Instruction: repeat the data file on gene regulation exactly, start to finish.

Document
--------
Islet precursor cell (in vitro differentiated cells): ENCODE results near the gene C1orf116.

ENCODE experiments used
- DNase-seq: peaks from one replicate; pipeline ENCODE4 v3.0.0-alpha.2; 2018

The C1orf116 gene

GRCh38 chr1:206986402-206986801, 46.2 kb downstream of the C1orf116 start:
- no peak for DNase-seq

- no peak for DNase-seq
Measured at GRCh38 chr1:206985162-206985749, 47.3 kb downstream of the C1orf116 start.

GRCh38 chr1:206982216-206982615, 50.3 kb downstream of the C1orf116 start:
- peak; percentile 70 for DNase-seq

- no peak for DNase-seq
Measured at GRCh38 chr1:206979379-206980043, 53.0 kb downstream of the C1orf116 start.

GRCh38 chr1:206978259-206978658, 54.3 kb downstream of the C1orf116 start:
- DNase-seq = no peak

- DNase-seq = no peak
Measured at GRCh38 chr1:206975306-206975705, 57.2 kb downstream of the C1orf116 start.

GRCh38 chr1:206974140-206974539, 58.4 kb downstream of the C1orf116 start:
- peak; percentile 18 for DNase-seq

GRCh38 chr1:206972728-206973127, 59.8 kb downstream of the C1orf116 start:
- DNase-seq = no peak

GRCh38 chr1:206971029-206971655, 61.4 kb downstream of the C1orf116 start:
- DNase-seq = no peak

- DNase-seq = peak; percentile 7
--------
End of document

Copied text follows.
Islet precursor cell (in vitro differentiated cells): ENCODE results near the gene C1orf116.

ENCODE experiments used
- DNase-seq: peaks from one replicate; pipeline ENCODE4 v3.0.0-alpha.2; 2018

The C1orf116 gene

GRCh38 chr1:206986402-206986801, 46.2 kb downstream of the C1orf116 start:
- no peak for DNase-seq

- no peak for DNase-seq
Measured at GRCh38 chr1:206985162-206985749, 47.3 kb downstream of the C1orf116 start.

GRCh38 chr1:206982216-206982615, 50.3 kb downstream of the C1orf116 start:
- peak; percentile 70 for DNase-seq

- no peak for DNase-seq
Measured at GRCh38 chr1:206979379-206980043, 53.0 kb downstream of the C1orf116 start.

GRCh38 chr1:206978259-206978658, 54.3 kb downstream of the C1orf116 start:
- DNase-seq = no peak

- DNase-seq = no peak
Measured at GRCh38 chr1:206975306-206975705, 57.2 kb downstream of the C1orf116 start.

GRCh38 chr1:206974140-206974539, 58.4 kb downstream of the C1orf116 start:
- peak; percentile 18 for DNase-seq

GRCh38 chr1:206972728-206973127, 59.8 kb downstream of the C1orf116 start:
- DNase-seq = no peak

GRCh38 chr1:206971029-206971655, 61.4 kb downstream of the C1orf116 start:
- DNase-seq = no peak

- DNase-seq = peak; percentile 7